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Whoa, Momma!

Sharon Kennedy Wynne, Tracey Henry and Suzannah DiMarzio

China blocks porn from computers but you can do it yourself

As parents, we always worry about our kids. Whether they are in school or on the playing field, we always want them to be okay. But parents today have worries that many of our moms and dads couldn't have even dreamed of. We have to worry about what is showing up on our kids' cell phones, on their My Space pages or in the inboxes on their computers.

China has decided that it will take care of some of this for parents: Starting July 1, any computer sold in that country must be equipped with software that can filter out pornography and other "unhealthy information" from the Web.

Mom_computerkid I want to keep my children safe on the Web too, but that's MY job, not the government's. Who decides what the other "unhealthy information" is? What about sites that differ on political opinions? Sites that don't support certain business agendas? Sites that have different religious views? That's a slippery slope.

Yet the digital age is moving fast and kids are jumping online at earlier ages. This article estimates that 37 percent of U.S. kids ages 3-11 use virtual worlds at least once a month. By 2013, the estimate is 54 percent. So what's a concerned Momma to do?

In its June issue, Consumer Reports took a look at computers and security software, checking out the software. The free Spamfighter service got the highest overall score in the magazine's ratings for both free and fee services. But the magazine suggests that you combine some of these services to get the best deal. (To see the magazine's findings, though, you have to be a subscriber).Two other sites, here and here, also offer reviews of filters and blockers.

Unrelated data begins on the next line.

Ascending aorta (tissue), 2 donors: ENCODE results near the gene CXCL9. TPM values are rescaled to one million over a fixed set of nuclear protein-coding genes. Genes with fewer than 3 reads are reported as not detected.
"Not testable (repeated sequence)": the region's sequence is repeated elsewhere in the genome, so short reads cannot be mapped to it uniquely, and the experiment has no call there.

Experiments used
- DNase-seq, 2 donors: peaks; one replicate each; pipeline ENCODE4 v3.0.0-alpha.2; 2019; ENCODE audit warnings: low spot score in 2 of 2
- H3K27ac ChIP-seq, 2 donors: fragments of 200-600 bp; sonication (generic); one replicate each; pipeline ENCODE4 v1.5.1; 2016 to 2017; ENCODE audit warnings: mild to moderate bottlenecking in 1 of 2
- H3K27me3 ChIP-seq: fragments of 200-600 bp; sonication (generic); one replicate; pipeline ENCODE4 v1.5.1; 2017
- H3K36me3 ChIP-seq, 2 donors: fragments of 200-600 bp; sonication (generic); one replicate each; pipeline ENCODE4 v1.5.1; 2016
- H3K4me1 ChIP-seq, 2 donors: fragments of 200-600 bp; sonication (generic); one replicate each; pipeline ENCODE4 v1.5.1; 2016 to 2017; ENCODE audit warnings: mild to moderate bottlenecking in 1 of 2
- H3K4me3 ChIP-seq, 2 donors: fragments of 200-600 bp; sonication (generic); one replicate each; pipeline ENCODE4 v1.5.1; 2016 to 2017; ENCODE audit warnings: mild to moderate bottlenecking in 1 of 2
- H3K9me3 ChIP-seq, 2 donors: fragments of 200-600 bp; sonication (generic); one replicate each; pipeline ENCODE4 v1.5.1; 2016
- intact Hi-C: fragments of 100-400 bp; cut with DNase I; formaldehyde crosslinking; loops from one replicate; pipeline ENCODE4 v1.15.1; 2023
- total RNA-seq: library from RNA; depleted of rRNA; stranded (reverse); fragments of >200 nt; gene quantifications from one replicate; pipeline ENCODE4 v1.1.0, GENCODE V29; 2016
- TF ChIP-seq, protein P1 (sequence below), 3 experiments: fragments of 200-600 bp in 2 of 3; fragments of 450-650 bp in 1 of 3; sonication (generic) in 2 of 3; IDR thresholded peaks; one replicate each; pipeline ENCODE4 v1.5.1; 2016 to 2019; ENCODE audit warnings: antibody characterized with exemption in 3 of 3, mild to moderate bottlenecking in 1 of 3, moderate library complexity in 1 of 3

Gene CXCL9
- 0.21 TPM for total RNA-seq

Still, you shouldn't expect some automated filter to do all your work, says Dr. Michael Berson, a professor in the University of South Florida who has done extensive research about kids and technology.

"Nothing's 100 percent," he said. "Parents must work hand in hand with the software" to keep kids safe. Berson said he and his wife, who's also a professor, have kids ages 16 and 13. The Bersons advocate what he calls "a combo approach. The filters are only one step. "Parents and caregivers have to work together with the technical side to help kids navigate the World Wide Web."

Parents today have a whole new set of responsibilities, he added, as we have to navigate our kids' real lives and their digital lives. "Some parents feel lost when we talk to them. ... But parents don't have to know everything," he said. "Life experience translates both in the real world and in the digital world."

If something would feel a little hinky to you in the real world, he says, trust that same gut feeling when you find your child is involved in something similar in the digital world.

One more thing. My friend Sharon offers this common-sense tip that she and her husband came up with: The very best filter is putting your computer in the middle of the living room so that the parents can always see what's on the children's screen.

-- Sherry Robinson

[Last modified: Thursday, May 13, 2010 11:01am]

    

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